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American and United Push Ahead With Employee Furloughs as Federal Payroll Support Dries Up

American and United Push Ahead With Employee Furloughs as Federal Payroll Support Dries Up

Tens of thousands of airline workers will wake up on Thursday newly unemployed after a $25 billion extension to a federal payroll support program failed to materialize. American Airlines will push ahead with plans to furlough 19,000 employees, while United confirmed on Wednesday night that 13,000 team members would be laid off, albeit temporarily after lawmakers failed to agree on a last-minute rescue package.

“Tomorrow, we will begin the difficult process of furloughing 19,000 of hardworking and dedicated colleagues,” an internal memo from American Airlines chief executive Doug Parker read. Parker offered a small glimmer of hope, saying American would be prepared to recall employees if a six-month payroll support extension was passed within days.

The assurance to recall employees came after a meeting with Treasury Secretary Steven Mnuchin where he suggested a deal could be done in the coming days. Mnuchin apparently asked airlines to delay furloughing workers but without success. Staffers have already been ordered to hand back their ID’s.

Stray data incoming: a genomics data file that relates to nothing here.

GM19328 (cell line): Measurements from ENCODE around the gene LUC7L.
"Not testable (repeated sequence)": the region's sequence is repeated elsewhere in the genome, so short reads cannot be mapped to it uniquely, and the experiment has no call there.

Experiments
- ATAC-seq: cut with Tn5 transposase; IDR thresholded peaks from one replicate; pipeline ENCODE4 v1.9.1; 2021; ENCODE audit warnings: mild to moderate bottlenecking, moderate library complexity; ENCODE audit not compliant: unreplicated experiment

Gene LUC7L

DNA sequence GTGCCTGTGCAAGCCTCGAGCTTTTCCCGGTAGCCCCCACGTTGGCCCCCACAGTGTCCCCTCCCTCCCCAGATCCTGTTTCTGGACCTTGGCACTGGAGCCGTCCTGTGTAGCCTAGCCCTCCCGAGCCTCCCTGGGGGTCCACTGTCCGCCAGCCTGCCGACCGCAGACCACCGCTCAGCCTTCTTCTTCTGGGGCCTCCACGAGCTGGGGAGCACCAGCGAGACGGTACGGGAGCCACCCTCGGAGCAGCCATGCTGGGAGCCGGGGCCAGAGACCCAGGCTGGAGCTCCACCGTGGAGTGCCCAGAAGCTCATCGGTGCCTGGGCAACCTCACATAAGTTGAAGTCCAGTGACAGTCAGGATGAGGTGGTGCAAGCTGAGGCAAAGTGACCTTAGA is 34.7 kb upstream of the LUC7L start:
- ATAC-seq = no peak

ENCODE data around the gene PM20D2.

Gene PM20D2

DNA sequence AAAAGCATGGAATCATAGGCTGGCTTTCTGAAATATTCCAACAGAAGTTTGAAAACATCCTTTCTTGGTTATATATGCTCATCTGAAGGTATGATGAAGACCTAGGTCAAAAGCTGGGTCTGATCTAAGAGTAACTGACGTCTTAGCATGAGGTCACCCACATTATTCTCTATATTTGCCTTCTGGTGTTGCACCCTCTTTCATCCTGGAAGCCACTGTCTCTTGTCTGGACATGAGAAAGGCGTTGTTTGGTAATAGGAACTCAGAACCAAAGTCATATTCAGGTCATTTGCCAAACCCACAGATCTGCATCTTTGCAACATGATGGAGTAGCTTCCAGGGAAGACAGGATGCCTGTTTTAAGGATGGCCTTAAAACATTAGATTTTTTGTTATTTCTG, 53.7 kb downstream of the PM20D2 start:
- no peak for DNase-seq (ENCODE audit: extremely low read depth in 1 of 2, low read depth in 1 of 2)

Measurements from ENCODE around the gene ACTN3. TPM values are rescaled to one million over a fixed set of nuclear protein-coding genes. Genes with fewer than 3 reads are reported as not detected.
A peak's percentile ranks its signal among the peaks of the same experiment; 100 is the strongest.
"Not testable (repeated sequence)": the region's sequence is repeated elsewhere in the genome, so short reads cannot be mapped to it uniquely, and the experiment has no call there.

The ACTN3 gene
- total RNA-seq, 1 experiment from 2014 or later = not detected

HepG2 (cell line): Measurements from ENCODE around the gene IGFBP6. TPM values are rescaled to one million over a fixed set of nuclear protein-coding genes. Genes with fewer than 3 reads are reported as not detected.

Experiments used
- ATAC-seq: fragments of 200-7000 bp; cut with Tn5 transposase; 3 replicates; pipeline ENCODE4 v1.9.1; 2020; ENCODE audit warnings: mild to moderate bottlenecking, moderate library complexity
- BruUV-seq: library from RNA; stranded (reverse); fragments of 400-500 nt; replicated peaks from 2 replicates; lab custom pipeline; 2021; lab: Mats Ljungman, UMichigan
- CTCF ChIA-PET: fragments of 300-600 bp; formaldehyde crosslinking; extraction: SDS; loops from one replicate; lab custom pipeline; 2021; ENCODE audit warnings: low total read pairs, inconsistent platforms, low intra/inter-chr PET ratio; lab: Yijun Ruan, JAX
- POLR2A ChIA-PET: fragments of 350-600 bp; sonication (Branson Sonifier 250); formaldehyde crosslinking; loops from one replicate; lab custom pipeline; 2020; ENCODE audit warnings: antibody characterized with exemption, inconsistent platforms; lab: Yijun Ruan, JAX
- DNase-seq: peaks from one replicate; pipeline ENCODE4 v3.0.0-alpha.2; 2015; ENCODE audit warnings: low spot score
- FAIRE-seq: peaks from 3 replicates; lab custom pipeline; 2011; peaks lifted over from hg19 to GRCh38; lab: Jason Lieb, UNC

“I am extremely sorry we have this outcome,” Parker continued. “It is not what you all deserve. it is a privilege to advocate on behalf of the hardworking aviation professionals at American and throughout the industry, and you have my assurance that we will continue to do so in the day ahead.”

Initially reluctant to accept more payroll support, airlines have lined up over the last few months and weeks to press lawmakers for a second multi-billion-dollar bailout that would secure jobs for another six months through to the end of March 2021. While there is broad cross-party support for airline industry-specific help, the package is tied up in larger but much-delayed Coronavirus stimulus bill.

“It shouldn’t be this hard to do the right thing,” complained Sara Nelson, president of the Association of Flight Attendants (AFA-CWA). “Flight Attendants have been on the frontlines of the COVID crisis since the earliest days…  Congress has failed to act in time to avoid this furlough cliff,” she continued.

Nelson represents flight attendants at 20 airlines including the crew who make up some of the 13,000 employees at United who will now be furloughed. Sharing a similar message as American Airlines, a spokesperson for United said it hadn’t yet given up on securing a second bailout despite the deadline already passing.

In contrast to the massive lay-offs at some U.S.-based carriers, Delta said wouldn’t need to furlough any flight attendants or ground staff after a significant uptake of voluntary measures. A decision to involuntary furlough pilots has also been pushed back while negotiations continued.

United managed to do deals with pilots to avoid involuntary furloughs but ultimately, the overage of other staff was just too great. Despite some signs of a slight recovery in air travel demand, passenger numbers continue to hover around 30 to 35 per cent of pre-COVID levels.

The International Air Transport Association (IATA) warned of a weaker-than-expected recovery and a “dismal end” to the summer travel period. The trade body now doesn’t believe travel demand will recover until 2024.

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